As the looming threats of global warming have been increasingly acknowledged, there have been lots of efforts to reduce green house gas and to curb unnecessary energy consumption. Government buildings and office buildings which consume much more energy than regular households have put particular effort towards saving energy, partly because of their cost reduction objective. The only organizations which consume as much energy as private companies but which haven’t had involvement in energy saving plans have been schools.
Schools, and especially universities, consume energy at rates that are equivalent to major office buildings. The early stages of ‘green campus’ were more focused on planting trees and other greenery. Seeing green in a campus was good but not good enough to meet the definition of a green campus. By early 2000, universities, especially in Europe, had started low carbon lifestyle campaigns on campus, which then expanded to the U.S. and other world campuses. Korean universities joined this trend in 2008 with the organization of ‘Korean Association for Green Campus Initiative (KACGI)’. Nationwide 135 universities joined this Korean green campus association.
Universities save energy and spend their reduced cost for student benefits such as scholarships or the construction of new facilities such as gyms or classroom buildings. Schools that plan to build a new building now adapt energy saving facilities which they formerly did not equip their old buildings with.
Gangnam University, located in Yongin City, a satellite city of Seoul, plans to save 16 percent of its annual energy consumption (10 million kcal) and to reduce 1195 ton of carbon dioxide emission by building a green campus. The school has installed all its sinks, washbasins and toilets as water saving ones. Classroom lights are switched on automatically when people are around and then turned off when no one is there. When a student takes a shower in their dormitory room, the water is treated and then sent to a toilet. The school is also installing air conditioning and heating systems based on geothermal energy. The university expects to save about $US725 million a year via green campus installation. The saved money will go primarily to students who need scholarships to continue to study. Myungji University, also in Korea, has a big water tank in a basement of its engineering department building to collect rain water. The contained water is used in washrooms of the building. Another engineering department building is equipped with solar panels on its roof which generate 44 kw per hour, the equivalent of 80 percent of the total amount of electricity used in the building. These facilities help the school save about $40,000 per year.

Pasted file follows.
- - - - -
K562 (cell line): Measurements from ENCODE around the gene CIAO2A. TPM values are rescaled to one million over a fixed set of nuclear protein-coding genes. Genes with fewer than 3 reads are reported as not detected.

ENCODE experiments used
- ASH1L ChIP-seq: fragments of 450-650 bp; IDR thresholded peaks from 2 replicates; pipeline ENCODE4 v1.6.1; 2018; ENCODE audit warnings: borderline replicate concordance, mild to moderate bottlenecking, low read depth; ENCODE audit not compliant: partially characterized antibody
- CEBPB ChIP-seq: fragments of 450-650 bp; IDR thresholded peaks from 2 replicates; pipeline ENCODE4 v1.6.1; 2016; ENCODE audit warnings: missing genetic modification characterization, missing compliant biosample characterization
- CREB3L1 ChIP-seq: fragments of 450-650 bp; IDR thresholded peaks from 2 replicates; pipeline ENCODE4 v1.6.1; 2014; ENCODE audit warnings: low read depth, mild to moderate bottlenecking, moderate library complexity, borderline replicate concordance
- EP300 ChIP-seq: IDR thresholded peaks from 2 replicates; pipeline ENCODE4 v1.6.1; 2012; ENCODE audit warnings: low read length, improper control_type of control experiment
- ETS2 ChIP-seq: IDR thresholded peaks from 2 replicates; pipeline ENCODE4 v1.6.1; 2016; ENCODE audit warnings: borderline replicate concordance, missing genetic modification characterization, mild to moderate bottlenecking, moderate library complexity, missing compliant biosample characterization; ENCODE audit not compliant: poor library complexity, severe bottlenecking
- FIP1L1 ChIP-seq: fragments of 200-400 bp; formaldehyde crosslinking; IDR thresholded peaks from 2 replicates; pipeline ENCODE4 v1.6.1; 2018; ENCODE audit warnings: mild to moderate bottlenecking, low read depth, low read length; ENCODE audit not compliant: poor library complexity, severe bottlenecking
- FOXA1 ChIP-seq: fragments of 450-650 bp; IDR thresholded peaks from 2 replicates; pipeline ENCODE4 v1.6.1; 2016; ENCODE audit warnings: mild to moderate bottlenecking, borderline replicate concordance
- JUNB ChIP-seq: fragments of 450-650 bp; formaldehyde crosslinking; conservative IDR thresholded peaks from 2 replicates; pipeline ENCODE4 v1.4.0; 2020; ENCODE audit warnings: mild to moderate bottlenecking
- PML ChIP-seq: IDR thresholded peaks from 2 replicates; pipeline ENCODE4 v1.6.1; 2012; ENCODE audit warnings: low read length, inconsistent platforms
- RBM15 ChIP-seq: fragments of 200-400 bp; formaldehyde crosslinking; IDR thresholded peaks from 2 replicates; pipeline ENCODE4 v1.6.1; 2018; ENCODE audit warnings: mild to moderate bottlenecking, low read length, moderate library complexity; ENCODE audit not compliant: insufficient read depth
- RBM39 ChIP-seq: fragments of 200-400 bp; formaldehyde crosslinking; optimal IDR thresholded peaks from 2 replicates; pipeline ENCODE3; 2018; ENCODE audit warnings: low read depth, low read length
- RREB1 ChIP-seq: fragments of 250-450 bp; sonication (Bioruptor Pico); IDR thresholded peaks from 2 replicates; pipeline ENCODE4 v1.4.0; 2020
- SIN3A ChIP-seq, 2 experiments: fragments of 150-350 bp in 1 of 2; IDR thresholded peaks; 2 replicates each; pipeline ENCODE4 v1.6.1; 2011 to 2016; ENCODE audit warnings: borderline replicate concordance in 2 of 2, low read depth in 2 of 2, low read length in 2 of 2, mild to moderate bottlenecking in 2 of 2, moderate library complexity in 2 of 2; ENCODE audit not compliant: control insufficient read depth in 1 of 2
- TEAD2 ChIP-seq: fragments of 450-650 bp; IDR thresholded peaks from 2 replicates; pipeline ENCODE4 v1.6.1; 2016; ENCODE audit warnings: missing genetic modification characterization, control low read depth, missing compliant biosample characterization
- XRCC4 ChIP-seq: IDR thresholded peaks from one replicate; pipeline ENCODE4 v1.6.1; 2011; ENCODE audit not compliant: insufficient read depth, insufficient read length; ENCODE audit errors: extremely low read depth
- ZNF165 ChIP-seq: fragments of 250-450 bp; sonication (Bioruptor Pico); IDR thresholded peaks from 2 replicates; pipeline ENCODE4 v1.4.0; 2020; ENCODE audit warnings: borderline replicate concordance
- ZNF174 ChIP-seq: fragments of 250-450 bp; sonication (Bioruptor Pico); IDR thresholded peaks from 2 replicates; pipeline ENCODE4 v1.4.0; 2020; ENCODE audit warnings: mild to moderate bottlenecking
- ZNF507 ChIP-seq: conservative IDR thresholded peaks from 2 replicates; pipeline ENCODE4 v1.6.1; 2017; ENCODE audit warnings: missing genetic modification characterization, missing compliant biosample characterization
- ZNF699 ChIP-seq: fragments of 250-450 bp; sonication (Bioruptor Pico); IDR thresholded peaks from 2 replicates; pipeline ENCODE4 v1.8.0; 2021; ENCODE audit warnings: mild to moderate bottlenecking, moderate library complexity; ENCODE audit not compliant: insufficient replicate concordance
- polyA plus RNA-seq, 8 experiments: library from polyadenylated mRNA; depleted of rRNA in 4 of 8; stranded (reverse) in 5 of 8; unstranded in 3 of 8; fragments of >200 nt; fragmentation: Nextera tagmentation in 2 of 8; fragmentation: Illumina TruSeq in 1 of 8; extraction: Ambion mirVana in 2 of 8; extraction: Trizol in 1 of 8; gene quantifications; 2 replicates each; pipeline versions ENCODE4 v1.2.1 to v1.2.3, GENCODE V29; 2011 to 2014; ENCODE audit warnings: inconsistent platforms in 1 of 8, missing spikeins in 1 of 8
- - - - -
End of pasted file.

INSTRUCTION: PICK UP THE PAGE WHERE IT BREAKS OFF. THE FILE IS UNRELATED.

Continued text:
Daegu University encouraged its students to join the green campus project there. The school collected abandoned bicycles around campus to recycle and created a green bike zone. Students can borrow bikes in the zone for free to use on campus.
Chungbuk Provincial College also claimed to be a green campus promising ten energy savings practices. Among those are turning off lights when people are not around, and wearing thermal wear to avoid use of high temperature indoor heating. The college also changed all classroom lights to LEDs, which consume less energy than regular light bulbs. Energy saving sensors were also equipped with LEDs and turn on only when people are around. All windows were replaced to double-glazed panes to contribute to higher energy efficiency.
Chungnam University awards carbon scholarships to students who turn off lights after class and turn off the faucet after using water. Daegu Youngjin College uses water from 150 m underground at its campus for its air-conditioning and heating systems. Duksung Women’s University installed solar panel on building rooftops to generate power to use for campus. The school also set up rooftop terraces to keep warmth inside of buildings in winter as well as to make the indoor cool during the summer time. Most of these universities’ going green campus projects are being done by private companies which are then paid by saved energy costs instead of construction costs.
Some universities actively seek students’ involvement in green campus projects. Silla University, for example, held a green campus idea contest. It consisted of three categories, namely Green Life Essay, UCC (User Created Contents), and Photo and Poem. All winners made campus life as the topic of their work. Silla University also now offers classes about sustainable development and eco-friendly campus life. Although the courseload demand for those classes was quite high, yet about one third of total students took the classes.
American schools have taken things several steps further. A Sacramento State mechanical engineering senior students group decided to convert waste oil from school kitchens to biodiesel fuel. Their goal is to produce the same amount of diesel which is used to fuel facilities on campus. The school uses about 276 gallons of diesel fuel (at a cost of about $1000 per month). The biodiesel production facility costs about $5000 and its biodiesel fuel product costs about $1.25 per gallon. If the biodiesel production system produces 125 gallons of biodiesel fuel per month, it will reach the breakeven point in 16 months. Students contacted local companies fpr support in the project. The companies would provide their services and equipment and get paid in biodiesel fuel instead of cash.
The chairman of KACGI, Mr. Shin UiSoon, said that most of Korean colleges and universities had been indifferent to the low carbon and green growth paradigm till recently. As more and more schools join KACGI, the organization aims that Korean schools transform into eco-friendly, energysaving organizations by nurturing green leaders and developing a standard evaluation index for green campuses.
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